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on 15 September 2010
I became interested in the life of Gavin Maxwell after a holiday on the West coast of Scotland and a visit to the Ring of Bright Water centre in Kyleakin on Skye. I bought his trilogy of books about living with his otters and after a trip to Glenelg I felt I wanted to know more about the man.
This book gave a good account of his early life and the disasters of boarding schools. Also how his visits to his paternal grandparents in Moncrieff fuelled his early interest in wildlife. It made a good companion to his biography by Douglas Botting and the two books gave an intriguing insight into the enigma that was Gavin Maxwell.
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on 2 September 2013
Written when Maxwell was fifty he looks back at and describes in some detail his childhood from his first memories to aged seventeen.

Essentially this is an account of a difficult childhood which moulded him into being an outsider from an early age, a position in society he retained pretty much throughout his life. His experiences during his formative years help us, and helped him in the act of writing this memoir, to see the causality of his outsiderness. However, reading between the lines, this understanding did not seem to make himself any easier to bear. His serious, intense, brooding character and the fact that he was a person who lived in the depths of the ocean rather than bobbing along on the surface is clearly evident throughout his part-autobiography.

The one thing that sustained him was the place of his birth, the House of Elrig, hence the title of this book. Here he learned to love wildlife and how to kill it, a paradox that never troubled him. He describes in intimate detail the surrounding landscape and some of its wildlife.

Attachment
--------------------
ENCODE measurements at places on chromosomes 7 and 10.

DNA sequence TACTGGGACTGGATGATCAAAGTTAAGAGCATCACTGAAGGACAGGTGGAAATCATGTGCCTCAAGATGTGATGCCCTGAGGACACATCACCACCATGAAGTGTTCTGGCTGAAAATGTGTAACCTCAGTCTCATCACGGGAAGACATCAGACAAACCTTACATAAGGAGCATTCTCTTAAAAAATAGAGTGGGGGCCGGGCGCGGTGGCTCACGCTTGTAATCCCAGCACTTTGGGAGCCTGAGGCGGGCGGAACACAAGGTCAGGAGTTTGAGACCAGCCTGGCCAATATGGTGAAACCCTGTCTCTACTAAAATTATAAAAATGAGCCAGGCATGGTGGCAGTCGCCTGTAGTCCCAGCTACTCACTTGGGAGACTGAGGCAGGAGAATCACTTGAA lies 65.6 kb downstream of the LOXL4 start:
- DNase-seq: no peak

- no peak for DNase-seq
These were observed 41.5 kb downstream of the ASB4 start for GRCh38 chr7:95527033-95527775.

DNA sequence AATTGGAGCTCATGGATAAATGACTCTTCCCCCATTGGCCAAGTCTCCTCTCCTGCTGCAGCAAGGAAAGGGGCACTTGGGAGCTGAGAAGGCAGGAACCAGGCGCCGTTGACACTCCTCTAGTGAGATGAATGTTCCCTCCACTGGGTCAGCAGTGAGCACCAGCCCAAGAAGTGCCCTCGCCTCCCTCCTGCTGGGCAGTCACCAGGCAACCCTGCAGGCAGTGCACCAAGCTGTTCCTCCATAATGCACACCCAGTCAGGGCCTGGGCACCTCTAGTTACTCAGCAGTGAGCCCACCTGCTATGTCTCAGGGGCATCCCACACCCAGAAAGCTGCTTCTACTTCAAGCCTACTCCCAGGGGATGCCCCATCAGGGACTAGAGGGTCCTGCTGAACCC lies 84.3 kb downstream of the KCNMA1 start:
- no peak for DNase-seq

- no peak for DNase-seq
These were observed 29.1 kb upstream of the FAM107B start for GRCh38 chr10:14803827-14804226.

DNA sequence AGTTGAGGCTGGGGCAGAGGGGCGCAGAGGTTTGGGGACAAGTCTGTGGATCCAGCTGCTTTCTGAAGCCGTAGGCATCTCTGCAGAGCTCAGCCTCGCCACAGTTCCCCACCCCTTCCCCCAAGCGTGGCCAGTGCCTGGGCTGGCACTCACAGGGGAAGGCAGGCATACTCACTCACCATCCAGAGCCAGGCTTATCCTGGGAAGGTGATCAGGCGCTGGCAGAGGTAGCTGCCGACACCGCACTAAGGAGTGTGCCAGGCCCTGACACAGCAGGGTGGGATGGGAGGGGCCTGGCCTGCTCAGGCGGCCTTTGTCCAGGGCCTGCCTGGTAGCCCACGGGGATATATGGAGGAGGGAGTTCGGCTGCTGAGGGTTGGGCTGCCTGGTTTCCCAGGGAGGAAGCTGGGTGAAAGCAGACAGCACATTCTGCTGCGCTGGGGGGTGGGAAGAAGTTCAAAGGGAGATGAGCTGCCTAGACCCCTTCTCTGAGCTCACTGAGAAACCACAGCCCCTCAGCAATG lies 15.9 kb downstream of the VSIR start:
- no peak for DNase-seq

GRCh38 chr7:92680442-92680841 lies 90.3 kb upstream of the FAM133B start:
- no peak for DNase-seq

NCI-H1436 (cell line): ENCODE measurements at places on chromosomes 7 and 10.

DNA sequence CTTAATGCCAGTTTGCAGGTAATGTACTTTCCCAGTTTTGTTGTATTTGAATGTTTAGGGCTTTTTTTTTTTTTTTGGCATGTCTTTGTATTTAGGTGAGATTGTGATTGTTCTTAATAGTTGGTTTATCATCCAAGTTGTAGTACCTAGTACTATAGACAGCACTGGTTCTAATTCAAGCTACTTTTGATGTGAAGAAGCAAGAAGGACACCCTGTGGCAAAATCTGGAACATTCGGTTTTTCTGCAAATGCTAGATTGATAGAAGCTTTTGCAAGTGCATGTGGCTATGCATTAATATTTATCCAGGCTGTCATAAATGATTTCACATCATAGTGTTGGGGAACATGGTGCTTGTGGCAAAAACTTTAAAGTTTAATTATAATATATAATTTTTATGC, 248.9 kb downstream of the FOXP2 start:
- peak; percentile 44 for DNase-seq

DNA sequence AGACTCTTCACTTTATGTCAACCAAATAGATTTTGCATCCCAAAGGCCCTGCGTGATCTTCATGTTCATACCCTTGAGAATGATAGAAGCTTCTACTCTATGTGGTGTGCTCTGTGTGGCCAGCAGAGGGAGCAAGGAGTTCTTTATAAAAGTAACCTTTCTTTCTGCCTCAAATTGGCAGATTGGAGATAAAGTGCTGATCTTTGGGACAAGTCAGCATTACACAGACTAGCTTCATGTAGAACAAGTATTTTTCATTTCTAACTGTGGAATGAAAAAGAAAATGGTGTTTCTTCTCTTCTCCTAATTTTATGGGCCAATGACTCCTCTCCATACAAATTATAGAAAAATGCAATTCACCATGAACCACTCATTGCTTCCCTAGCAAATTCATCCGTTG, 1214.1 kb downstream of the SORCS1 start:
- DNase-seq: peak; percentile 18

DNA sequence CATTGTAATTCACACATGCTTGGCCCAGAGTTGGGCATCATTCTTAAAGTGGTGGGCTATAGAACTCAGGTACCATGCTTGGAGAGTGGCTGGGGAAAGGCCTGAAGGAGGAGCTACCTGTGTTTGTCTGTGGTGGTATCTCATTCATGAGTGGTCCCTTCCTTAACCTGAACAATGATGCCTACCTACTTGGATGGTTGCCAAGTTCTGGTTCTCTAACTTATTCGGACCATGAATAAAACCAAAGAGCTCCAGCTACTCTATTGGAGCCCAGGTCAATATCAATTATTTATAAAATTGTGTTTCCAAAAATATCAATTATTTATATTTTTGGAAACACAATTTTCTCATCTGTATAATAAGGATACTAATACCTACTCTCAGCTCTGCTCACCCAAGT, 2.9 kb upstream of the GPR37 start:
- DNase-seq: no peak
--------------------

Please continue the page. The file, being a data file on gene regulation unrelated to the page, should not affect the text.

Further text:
I have recently read his first book Harpoon at a Venture. The House of Elrig does not contain the same sublime writing as his first book, but nonetheless it is intelligent, interesting, insightful, thought-provoking and even at points amusing.

Maxwell had two brothers and a sister. It would seem that his two brothers did not share his `affliction' with intense introspection and shyness, but yet were thrown essentially the same dice at birth. This begs the age-old question of whether we are the product of our nurturing or our innate nature that we are born with. Maxwell's experience compared with that of this brothers would tend to point to the latter being the answer. As I say this book makes you think.

Apart from all of this, this book reveals life as an aristocrat in the inter-war years, as the sun was going down on the established way of life for this strata of society. His family; a branch of that of the seventh Duke of Northumberland, was peppered with eccentrics. Maxwell gives us an account of the main personalities and the lives that they led, almost as if he were an impartial observer reporting on his findings. Again this points to him even being an outsider even within his own kith and kin.

I commend this book to you.
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on 20 August 2014
not a very interesting book
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